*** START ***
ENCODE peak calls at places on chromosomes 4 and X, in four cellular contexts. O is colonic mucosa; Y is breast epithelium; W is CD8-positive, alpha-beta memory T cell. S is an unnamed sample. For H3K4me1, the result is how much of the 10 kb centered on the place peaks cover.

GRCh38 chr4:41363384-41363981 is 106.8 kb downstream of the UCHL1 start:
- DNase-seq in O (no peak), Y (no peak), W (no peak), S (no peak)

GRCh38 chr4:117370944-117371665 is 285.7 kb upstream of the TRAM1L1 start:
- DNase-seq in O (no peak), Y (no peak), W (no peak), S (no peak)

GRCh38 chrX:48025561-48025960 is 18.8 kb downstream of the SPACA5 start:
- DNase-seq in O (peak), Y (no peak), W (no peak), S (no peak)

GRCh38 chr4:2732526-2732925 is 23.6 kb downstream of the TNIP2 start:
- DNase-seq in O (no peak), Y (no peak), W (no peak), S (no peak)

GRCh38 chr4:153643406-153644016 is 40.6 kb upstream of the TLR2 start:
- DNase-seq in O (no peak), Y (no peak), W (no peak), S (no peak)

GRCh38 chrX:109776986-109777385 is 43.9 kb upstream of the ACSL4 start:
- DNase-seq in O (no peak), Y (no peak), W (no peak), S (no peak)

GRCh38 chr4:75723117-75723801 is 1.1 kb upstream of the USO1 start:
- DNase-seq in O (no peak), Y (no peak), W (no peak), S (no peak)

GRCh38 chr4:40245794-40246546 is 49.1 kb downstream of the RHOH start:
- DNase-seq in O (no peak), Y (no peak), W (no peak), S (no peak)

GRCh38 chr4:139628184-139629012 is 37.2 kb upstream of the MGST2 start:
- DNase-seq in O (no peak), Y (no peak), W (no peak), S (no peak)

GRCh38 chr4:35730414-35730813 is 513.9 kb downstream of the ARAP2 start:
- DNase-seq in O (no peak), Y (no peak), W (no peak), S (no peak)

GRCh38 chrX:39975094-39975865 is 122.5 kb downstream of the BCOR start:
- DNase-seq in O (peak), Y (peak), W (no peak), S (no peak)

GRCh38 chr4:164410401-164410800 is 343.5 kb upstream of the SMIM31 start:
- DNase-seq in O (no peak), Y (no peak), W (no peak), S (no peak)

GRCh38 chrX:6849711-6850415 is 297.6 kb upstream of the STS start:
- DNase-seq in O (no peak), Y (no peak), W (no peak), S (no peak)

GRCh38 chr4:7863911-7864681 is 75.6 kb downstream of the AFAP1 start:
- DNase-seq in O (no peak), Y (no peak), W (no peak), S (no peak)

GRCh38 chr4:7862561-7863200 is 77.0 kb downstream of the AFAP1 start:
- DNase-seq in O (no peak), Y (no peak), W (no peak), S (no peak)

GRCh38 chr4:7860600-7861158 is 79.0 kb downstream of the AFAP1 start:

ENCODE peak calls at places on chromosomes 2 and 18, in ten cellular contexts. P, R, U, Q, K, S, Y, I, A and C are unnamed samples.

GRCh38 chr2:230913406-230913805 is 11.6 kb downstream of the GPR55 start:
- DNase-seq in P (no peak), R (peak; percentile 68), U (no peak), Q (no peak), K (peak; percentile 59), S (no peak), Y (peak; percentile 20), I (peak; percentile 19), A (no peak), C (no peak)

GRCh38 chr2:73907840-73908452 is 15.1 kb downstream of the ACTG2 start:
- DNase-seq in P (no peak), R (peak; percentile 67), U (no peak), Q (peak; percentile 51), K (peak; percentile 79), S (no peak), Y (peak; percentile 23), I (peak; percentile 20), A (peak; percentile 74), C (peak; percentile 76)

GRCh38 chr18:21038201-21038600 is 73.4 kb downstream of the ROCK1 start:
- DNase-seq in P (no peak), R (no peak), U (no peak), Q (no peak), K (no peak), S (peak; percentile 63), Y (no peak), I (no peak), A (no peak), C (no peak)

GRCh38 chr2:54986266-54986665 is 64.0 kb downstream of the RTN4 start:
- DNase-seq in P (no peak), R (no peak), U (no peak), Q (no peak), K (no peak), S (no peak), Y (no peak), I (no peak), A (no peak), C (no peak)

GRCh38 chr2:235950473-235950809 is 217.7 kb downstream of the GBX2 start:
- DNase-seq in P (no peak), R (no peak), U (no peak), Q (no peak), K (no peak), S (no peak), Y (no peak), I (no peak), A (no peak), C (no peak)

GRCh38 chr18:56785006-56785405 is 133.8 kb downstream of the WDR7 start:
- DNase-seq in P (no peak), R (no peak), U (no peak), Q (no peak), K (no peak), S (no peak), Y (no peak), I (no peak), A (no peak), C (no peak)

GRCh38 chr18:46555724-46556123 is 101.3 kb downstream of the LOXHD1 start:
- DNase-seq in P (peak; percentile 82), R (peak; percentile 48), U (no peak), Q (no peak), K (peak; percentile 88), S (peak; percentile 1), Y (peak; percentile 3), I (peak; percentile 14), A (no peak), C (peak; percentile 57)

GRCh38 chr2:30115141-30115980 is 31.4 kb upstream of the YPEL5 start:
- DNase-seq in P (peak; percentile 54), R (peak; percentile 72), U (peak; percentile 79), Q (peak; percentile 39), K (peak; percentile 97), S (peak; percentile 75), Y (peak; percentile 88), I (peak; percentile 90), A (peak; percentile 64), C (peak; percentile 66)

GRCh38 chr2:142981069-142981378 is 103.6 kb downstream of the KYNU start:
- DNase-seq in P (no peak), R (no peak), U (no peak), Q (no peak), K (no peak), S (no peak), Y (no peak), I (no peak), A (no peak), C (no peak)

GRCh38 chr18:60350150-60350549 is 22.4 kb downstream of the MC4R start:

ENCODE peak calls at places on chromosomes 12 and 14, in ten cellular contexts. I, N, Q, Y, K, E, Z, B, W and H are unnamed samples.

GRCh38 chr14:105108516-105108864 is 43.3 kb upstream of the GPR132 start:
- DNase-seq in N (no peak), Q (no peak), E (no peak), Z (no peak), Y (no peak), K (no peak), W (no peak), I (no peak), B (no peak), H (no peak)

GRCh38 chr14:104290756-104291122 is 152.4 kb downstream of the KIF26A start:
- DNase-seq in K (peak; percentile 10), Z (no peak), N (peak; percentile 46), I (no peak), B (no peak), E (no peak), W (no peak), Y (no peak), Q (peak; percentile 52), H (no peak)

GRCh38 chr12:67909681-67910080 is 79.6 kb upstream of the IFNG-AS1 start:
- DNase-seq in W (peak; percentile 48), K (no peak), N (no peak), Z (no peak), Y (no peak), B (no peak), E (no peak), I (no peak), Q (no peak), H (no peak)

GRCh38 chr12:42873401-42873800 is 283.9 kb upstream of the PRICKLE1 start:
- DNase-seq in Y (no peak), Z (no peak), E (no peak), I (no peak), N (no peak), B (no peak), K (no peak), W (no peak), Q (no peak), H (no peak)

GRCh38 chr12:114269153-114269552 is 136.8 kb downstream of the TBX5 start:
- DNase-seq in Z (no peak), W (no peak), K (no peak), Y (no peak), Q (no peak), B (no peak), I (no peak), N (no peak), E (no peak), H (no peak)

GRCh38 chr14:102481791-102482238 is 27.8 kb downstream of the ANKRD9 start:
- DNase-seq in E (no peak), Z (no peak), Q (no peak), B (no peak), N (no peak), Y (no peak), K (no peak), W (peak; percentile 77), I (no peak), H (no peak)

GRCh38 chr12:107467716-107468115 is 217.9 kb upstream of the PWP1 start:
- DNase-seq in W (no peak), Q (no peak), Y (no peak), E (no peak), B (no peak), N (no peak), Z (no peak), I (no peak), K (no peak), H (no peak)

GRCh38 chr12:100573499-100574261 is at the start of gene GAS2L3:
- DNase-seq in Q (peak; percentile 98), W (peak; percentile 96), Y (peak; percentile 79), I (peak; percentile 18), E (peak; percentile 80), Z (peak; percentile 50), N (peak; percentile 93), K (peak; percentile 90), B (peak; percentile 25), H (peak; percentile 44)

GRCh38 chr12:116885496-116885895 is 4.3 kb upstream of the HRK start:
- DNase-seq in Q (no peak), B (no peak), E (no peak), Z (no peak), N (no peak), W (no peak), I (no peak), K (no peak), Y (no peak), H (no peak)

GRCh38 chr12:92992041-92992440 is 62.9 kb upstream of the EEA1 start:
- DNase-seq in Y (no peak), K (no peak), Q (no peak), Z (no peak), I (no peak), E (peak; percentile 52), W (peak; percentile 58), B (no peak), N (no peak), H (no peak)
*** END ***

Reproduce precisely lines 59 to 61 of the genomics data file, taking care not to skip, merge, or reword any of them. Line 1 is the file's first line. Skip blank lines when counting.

- DNase-seq in W (peak; percentile 48), K (no peak), N (no peak), Z (no peak), Y (no peak), B (no peak), E (no peak), I (no peak), Q (no peak), H (no peak)

GRCh38 chr12:42873401-42873800 is 283.9 kb upstream of the PRICKLE1 start:
- DNase-seq in Y (no peak), Z (no peak), E (no peak), I (no peak), N (no peak), B (no peak), K (no peak), W (no peak), Q (no peak), H (no peak)